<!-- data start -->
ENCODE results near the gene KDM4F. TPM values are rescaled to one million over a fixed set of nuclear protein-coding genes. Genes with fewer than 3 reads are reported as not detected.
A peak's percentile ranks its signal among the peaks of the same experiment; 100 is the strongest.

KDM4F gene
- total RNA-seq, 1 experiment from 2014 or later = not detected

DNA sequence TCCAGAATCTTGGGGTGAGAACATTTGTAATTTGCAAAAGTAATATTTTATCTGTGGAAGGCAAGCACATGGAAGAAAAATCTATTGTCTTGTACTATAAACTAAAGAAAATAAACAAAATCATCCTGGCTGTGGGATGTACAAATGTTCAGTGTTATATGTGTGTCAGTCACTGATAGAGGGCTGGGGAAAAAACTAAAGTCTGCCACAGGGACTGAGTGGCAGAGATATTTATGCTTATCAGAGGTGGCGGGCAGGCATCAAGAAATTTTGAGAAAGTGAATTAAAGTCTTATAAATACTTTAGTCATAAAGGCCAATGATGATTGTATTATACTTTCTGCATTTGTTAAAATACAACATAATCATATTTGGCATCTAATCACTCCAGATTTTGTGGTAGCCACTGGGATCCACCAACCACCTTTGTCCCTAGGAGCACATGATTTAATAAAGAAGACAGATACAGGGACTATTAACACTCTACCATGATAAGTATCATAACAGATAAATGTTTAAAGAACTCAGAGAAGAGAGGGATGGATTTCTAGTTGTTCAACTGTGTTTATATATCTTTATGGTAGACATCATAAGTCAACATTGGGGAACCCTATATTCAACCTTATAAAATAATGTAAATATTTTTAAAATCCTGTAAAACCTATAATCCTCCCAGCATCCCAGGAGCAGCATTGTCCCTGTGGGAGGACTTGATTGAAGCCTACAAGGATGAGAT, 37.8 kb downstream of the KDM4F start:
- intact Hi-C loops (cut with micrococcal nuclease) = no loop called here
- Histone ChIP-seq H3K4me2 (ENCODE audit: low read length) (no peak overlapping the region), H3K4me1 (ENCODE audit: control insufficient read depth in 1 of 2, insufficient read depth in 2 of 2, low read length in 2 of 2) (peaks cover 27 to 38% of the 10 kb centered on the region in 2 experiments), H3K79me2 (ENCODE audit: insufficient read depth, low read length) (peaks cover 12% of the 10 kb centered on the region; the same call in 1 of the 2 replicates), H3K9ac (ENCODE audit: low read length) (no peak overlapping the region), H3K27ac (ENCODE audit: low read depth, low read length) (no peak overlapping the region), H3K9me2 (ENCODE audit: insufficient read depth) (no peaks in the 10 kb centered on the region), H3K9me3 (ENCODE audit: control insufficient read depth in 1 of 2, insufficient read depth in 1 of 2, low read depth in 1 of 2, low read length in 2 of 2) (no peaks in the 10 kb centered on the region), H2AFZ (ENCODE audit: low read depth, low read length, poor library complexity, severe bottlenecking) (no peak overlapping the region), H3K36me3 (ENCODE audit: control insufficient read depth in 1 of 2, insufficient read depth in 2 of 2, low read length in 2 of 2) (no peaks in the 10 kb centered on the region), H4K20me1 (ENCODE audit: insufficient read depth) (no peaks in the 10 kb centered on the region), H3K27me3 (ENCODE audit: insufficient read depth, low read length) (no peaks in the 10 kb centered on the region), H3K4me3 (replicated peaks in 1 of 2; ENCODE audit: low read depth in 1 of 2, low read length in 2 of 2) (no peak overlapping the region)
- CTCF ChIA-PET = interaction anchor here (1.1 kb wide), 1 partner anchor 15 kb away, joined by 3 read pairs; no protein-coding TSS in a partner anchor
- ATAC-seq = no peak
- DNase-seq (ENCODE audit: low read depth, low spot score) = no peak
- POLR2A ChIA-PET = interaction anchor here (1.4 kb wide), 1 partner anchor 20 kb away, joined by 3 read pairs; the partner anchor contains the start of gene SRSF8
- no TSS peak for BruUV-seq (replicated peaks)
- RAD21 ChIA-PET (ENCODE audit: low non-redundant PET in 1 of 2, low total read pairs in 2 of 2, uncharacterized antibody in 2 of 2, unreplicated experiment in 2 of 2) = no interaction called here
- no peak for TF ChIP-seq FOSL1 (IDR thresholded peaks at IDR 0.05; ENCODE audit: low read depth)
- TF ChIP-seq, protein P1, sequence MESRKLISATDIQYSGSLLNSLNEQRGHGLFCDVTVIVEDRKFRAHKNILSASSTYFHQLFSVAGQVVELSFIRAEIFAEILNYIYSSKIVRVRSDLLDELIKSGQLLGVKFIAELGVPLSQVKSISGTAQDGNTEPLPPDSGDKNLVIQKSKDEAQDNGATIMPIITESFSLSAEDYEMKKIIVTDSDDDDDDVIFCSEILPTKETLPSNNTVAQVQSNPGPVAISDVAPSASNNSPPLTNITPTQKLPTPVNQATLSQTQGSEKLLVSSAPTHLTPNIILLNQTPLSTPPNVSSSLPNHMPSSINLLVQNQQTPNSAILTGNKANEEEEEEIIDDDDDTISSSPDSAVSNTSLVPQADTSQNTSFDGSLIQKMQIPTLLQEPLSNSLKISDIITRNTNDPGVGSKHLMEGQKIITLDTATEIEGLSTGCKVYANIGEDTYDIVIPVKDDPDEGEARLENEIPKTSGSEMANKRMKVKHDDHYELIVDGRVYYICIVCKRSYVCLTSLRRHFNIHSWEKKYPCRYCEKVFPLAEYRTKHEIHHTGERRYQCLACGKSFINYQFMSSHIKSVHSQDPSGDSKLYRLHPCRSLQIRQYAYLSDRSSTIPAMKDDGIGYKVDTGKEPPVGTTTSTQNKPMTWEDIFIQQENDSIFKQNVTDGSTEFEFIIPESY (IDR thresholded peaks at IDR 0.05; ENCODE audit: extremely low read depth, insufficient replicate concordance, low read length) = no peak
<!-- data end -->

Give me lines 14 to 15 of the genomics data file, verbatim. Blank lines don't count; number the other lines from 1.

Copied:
- no peak for TF ChIP-seq FOSL1 (IDR thresholded peaks at IDR 0.05; ENCODE audit: low read depth)
- TF ChIP-seq, protein P1, sequence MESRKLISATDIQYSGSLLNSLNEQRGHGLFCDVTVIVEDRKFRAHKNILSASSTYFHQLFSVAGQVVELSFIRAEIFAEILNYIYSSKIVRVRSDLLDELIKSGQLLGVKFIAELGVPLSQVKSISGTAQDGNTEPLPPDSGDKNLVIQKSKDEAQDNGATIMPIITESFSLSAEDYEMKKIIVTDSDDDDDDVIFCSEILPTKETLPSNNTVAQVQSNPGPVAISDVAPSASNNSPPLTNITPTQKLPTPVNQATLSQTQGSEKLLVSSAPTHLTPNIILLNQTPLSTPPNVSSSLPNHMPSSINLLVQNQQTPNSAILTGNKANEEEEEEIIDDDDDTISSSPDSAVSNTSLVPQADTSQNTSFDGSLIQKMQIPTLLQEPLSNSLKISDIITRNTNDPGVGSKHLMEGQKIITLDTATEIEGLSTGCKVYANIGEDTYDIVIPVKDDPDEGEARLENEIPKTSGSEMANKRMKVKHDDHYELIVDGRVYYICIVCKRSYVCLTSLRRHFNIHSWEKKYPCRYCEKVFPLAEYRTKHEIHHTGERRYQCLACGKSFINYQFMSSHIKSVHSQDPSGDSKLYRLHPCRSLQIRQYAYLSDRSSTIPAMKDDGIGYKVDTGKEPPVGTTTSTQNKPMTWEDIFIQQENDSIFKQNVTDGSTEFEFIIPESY (IDR thresholded peaks at IDR 0.05; ENCODE audit: extremely low read depth, insufficient replicate concordance, low read length) = no peak